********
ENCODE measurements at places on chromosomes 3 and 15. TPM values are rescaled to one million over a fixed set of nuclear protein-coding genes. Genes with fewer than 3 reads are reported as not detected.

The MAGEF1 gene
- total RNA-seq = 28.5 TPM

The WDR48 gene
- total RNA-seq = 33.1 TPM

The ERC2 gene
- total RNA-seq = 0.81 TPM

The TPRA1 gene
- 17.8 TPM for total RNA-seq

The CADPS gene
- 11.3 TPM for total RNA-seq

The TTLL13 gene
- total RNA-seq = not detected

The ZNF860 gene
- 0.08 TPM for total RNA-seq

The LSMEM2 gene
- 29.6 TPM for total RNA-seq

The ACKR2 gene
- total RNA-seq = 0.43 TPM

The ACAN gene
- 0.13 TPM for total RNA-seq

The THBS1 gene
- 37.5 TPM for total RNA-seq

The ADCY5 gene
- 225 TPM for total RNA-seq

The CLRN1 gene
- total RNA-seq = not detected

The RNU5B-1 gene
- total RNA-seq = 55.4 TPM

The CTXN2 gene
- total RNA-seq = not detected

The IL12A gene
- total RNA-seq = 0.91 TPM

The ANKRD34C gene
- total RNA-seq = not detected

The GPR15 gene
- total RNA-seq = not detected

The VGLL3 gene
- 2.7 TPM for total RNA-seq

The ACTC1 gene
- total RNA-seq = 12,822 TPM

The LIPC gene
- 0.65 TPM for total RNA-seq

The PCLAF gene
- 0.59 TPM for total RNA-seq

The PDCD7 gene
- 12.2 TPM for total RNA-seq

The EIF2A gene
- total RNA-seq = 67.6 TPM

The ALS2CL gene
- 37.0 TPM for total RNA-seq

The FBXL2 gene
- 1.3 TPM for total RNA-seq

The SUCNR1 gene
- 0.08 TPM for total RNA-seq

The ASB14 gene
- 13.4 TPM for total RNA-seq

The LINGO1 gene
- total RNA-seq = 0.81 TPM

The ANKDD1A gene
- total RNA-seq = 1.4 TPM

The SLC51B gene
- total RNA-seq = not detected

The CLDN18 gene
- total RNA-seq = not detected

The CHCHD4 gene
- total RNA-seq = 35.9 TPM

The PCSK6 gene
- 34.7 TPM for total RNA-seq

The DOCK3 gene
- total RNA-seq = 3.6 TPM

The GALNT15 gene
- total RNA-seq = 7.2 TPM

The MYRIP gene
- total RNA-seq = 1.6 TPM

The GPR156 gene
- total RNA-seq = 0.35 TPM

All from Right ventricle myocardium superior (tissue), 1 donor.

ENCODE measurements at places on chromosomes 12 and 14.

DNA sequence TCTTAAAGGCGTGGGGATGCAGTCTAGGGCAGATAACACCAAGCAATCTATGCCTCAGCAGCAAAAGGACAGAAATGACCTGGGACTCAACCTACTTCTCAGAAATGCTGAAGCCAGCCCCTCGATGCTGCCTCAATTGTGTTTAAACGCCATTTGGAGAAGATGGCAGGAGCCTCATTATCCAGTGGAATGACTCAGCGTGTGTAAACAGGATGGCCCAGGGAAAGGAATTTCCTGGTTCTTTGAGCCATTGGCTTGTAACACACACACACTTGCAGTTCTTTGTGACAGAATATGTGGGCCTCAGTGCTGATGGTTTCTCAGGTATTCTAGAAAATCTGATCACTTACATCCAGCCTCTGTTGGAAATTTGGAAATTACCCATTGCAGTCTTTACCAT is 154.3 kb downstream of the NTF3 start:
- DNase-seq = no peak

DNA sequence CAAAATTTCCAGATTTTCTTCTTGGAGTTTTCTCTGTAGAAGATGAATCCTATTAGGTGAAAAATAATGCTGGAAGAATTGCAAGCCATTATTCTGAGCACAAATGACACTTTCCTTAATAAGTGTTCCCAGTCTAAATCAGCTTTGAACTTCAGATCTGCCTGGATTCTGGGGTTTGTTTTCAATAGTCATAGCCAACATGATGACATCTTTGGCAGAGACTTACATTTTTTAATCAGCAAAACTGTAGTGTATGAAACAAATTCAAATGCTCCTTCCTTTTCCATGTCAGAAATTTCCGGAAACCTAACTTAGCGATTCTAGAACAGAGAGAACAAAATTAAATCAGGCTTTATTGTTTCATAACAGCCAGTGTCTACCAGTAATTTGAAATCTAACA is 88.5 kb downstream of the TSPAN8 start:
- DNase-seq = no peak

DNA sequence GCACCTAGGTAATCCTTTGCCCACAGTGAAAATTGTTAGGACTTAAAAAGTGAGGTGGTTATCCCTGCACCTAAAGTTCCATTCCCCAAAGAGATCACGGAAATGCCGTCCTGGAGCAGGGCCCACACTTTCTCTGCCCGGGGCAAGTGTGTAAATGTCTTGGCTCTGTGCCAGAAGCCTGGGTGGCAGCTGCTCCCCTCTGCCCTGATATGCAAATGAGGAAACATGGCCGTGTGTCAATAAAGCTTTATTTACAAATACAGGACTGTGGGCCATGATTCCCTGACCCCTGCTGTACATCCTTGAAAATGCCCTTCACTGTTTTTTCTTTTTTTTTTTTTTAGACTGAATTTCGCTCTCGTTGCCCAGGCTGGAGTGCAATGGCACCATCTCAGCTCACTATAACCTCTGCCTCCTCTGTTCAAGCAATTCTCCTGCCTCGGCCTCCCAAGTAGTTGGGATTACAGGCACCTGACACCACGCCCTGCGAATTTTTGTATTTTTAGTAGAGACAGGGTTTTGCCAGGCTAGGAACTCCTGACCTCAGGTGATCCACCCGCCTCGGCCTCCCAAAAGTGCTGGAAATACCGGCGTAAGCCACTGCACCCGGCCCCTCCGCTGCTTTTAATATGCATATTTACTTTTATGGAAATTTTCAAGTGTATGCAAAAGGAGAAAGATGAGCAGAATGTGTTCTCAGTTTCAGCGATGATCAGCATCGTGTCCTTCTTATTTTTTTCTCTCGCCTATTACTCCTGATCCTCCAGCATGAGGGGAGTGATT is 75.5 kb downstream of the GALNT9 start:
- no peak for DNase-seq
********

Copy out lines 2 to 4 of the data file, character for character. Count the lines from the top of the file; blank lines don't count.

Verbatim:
The MAGEF1 gene
- total RNA-seq = 28.5 TPM

The WDR48 gene